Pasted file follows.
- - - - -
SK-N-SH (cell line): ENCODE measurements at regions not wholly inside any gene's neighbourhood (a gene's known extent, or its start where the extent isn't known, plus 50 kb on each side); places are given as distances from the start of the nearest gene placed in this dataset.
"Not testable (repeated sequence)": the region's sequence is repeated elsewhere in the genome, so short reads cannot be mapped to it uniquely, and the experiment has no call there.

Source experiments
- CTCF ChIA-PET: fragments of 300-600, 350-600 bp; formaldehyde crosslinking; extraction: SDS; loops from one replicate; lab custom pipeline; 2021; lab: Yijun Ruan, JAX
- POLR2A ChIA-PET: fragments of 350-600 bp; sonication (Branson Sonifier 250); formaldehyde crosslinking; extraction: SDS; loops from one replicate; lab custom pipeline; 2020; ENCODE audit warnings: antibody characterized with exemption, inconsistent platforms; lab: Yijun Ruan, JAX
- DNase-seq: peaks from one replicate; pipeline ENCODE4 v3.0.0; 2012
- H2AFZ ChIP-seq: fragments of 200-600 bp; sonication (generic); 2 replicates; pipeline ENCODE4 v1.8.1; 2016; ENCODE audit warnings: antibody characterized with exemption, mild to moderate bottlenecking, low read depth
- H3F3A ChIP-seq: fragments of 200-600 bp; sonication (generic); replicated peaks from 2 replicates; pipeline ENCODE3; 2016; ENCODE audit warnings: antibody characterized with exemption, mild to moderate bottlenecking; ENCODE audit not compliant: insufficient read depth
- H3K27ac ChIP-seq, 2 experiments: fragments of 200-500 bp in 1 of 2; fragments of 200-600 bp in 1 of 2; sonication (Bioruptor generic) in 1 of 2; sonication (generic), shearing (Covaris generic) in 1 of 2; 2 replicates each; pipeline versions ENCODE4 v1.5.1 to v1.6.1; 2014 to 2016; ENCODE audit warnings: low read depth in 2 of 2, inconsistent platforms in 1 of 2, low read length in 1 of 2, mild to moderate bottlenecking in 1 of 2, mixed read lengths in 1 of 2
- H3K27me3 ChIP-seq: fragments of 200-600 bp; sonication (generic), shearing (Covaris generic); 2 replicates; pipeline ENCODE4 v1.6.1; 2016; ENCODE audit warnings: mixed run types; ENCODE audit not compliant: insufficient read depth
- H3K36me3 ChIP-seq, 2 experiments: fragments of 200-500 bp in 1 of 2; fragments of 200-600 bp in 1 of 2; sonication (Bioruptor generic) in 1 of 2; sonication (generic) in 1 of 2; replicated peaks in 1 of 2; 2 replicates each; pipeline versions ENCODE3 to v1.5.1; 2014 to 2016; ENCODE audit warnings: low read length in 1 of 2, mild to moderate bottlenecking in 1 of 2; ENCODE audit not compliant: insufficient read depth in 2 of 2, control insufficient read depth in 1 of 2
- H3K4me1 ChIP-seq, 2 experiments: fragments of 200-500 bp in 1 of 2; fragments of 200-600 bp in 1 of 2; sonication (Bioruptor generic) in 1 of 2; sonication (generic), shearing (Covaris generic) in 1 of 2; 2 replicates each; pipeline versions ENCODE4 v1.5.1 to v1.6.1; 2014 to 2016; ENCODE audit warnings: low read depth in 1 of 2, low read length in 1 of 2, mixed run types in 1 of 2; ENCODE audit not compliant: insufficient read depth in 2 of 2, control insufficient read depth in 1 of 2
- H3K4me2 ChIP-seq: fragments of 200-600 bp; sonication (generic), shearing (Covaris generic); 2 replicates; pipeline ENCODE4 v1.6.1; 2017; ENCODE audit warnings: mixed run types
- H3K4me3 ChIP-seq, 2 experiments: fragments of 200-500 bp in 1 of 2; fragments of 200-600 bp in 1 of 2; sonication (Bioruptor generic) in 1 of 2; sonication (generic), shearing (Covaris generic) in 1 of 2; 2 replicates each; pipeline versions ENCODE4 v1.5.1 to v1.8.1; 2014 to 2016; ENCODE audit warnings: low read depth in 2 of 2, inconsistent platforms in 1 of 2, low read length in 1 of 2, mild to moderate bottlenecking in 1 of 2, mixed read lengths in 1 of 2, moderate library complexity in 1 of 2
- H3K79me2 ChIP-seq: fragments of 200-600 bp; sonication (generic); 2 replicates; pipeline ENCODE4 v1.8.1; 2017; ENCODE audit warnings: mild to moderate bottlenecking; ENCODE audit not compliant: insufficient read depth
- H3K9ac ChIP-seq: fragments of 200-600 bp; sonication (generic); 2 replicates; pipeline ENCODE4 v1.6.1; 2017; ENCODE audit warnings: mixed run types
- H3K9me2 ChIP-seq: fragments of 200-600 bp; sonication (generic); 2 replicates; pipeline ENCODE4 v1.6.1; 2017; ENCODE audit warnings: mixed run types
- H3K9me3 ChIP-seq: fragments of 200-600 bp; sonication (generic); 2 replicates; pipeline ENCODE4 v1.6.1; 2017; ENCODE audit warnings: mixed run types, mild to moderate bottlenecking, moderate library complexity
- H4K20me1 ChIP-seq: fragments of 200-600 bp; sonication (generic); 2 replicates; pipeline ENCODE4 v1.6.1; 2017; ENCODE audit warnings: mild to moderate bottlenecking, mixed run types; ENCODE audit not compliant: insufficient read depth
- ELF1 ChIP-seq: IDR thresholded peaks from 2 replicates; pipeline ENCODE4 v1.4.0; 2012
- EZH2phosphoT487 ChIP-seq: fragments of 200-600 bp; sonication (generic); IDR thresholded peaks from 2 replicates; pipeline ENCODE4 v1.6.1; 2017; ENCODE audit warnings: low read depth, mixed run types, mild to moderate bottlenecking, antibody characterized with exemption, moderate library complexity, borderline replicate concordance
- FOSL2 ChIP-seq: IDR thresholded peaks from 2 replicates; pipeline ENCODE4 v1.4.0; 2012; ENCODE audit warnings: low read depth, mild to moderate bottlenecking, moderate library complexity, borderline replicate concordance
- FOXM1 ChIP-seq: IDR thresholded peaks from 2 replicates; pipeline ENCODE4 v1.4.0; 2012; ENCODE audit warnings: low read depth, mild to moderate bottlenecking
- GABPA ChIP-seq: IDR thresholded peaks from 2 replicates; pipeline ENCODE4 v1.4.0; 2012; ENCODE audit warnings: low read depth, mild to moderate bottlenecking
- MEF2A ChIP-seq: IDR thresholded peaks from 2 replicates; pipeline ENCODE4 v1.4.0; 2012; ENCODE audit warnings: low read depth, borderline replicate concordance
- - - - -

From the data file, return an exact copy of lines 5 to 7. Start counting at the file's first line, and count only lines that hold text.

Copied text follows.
- POLR2A ChIA-PET: fragments of 350-600 bp; sonication (Branson Sonifier 250); formaldehyde crosslinking; extraction: SDS; loops from one replicate; lab custom pipeline; 2020; ENCODE audit warnings: antibody characterized with exemption, inconsistent platforms; lab: Yijun Ruan, JAX
- DNase-seq: peaks from one replicate; pipeline ENCODE4 v3.0.0; 2012
- H2AFZ ChIP-seq: fragments of 200-600 bp; sonication (generic); 2 replicates; pipeline ENCODE4 v1.8.1; 2016; ENCODE audit warnings: antibody characterized with exemption, mild to moderate bottlenecking, low read depth